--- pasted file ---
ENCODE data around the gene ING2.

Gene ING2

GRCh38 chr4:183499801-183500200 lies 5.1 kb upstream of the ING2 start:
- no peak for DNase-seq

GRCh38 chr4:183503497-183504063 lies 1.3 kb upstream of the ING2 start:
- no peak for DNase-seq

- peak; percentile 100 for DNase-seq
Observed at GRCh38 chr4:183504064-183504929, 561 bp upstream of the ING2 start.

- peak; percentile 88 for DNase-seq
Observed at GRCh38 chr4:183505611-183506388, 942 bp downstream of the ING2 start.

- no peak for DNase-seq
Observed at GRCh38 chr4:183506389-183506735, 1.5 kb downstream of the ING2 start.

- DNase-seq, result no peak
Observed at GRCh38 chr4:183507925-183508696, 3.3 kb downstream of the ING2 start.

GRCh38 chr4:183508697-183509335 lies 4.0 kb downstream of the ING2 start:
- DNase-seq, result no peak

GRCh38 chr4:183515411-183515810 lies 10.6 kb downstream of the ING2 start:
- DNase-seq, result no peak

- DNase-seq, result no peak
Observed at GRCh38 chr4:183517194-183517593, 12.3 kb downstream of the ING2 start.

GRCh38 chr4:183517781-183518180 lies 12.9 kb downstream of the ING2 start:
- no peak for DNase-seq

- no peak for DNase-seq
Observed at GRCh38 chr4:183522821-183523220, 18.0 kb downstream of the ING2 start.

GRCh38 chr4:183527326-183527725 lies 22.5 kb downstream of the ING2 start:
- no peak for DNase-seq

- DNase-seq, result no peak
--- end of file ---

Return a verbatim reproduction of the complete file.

ENCODE data around the gene ING2.

Gene ING2

GRCh38 chr4:183499801-183500200 lies 5.1 kb upstream of the ING2 start:
- no peak for DNase-seq

GRCh38 chr4:183503497-183504063 lies 1.3 kb upstream of the ING2 start:
- no peak for DNase-seq

- peak; percentile 100 for DNase-seq
Observed at GRCh38 chr4:183504064-183504929, 561 bp upstream of the ING2 start.

- peak; percentile 88 for DNase-seq
Observed at GRCh38 chr4:183505611-183506388, 942 bp downstream of the ING2 start.

- no peak for DNase-seq
Observed at GRCh38 chr4:183506389-183506735, 1.5 kb downstream of the ING2 start.

- DNase-seq, result no peak
Observed at GRCh38 chr4:183507925-183508696, 3.3 kb downstream of the ING2 start.

GRCh38 chr4:183508697-183509335 lies 4.0 kb downstream of the ING2 start:
- DNase-seq, result no peak

GRCh38 chr4:183515411-183515810 lies 10.6 kb downstream of the ING2 start:
- DNase-seq, result no peak

- DNase-seq, result no peak
Observed at GRCh38 chr4:183517194-183517593, 12.3 kb downstream of the ING2 start.

GRCh38 chr4:183517781-183518180 lies 12.9 kb downstream of the ING2 start:
- no peak for DNase-seq

- no peak for DNase-seq
Observed at GRCh38 chr4:183522821-183523220, 18.0 kb downstream of the ING2 start.

GRCh38 chr4:183527326-183527725 lies 22.5 kb downstream of the ING2 start:
- no peak for DNase-seq

- DNase-seq, result no peak